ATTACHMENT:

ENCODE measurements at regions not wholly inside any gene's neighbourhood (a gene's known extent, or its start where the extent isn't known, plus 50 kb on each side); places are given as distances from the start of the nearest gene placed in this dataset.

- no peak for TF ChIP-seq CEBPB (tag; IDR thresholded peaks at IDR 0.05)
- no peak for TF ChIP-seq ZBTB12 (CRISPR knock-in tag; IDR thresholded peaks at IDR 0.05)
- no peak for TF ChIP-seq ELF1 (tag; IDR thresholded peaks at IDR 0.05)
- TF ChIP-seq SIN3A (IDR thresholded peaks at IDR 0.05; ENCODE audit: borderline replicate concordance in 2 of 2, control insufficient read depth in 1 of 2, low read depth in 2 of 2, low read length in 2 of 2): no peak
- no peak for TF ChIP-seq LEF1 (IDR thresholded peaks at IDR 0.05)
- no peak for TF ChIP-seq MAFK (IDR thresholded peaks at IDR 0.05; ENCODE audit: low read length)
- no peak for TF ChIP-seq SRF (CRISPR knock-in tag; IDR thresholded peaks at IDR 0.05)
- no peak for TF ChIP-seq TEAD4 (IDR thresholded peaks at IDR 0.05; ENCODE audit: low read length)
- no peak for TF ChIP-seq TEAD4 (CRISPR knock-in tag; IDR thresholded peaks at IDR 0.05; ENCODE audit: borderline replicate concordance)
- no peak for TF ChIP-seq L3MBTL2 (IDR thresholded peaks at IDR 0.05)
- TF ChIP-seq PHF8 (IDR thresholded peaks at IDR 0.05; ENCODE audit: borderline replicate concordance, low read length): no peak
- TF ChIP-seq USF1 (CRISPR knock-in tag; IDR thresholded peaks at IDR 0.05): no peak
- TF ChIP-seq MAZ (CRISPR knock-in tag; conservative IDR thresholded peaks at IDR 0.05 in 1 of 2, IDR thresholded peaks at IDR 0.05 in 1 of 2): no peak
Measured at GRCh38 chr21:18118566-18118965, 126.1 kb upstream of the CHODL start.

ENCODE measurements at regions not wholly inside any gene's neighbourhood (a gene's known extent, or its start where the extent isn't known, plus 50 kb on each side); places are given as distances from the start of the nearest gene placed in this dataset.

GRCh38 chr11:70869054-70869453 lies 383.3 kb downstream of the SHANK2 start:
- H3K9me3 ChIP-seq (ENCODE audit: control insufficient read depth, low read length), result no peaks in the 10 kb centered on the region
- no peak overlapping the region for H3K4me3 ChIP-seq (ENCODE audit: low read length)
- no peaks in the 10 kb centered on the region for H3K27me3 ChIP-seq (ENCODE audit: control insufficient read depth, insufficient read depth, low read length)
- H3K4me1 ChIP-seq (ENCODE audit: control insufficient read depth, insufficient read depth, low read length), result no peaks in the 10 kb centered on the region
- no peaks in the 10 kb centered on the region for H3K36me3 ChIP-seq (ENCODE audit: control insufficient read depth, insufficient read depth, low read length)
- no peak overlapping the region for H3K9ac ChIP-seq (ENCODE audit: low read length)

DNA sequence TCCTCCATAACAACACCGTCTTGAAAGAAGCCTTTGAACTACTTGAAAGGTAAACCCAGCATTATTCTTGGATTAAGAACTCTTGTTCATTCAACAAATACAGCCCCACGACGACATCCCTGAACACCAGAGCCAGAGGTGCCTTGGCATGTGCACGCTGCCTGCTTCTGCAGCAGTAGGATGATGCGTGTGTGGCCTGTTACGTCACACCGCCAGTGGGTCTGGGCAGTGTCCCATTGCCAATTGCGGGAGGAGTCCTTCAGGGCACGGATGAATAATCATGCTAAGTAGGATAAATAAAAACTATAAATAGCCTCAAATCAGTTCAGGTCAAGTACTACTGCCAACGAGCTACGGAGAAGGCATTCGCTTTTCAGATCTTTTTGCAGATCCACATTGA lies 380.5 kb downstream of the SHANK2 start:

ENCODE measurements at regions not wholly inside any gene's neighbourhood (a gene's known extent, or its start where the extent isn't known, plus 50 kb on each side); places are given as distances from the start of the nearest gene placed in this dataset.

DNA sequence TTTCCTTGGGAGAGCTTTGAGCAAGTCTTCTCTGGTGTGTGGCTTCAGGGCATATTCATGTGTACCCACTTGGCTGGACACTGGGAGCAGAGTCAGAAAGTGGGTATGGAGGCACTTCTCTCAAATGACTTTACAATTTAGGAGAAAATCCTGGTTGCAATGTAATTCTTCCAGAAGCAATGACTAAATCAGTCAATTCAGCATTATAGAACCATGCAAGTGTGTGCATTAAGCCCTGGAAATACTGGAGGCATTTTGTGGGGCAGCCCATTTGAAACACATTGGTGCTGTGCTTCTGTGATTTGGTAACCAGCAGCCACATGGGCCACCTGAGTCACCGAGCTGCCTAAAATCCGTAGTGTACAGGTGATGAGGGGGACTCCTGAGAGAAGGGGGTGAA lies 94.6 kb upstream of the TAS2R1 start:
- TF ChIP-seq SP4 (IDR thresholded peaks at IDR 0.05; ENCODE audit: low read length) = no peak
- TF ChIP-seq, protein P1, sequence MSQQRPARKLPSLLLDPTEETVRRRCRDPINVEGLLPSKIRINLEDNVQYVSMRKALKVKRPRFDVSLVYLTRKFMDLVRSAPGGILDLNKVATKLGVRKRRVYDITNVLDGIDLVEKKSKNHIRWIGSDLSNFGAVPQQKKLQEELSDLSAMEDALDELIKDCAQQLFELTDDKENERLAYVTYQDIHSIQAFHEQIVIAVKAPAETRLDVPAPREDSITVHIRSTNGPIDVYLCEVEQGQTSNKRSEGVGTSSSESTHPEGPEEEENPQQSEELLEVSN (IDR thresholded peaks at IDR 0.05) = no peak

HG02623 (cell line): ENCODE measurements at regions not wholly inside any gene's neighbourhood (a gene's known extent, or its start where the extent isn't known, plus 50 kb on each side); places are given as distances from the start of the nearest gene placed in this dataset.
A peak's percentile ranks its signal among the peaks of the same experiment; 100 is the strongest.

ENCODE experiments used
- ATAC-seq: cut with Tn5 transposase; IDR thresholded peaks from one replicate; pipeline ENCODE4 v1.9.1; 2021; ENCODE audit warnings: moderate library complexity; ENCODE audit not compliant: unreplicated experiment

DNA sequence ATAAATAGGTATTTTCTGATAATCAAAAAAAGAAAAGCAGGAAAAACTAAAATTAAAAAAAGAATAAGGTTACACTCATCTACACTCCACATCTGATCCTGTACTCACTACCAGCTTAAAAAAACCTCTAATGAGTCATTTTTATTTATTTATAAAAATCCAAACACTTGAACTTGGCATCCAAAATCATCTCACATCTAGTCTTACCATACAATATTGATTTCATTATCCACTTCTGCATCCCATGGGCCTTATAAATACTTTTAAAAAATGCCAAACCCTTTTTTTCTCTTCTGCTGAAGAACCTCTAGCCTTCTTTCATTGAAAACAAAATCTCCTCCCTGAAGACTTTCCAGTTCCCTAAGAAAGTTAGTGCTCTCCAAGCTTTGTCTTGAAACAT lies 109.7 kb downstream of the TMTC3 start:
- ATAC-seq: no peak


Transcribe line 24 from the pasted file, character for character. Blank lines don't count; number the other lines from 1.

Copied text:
DNA sequence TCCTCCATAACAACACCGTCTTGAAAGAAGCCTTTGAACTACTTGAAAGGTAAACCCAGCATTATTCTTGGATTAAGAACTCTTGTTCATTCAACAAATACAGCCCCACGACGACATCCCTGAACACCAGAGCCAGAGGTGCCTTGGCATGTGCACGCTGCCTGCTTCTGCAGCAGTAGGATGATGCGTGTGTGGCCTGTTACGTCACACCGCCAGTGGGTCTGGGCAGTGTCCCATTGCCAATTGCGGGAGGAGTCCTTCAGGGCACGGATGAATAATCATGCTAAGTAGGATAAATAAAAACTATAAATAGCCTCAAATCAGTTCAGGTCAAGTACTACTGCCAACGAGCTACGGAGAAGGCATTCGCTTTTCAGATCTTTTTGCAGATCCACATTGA lies 380.5 kb downstream of the SHANK2 start: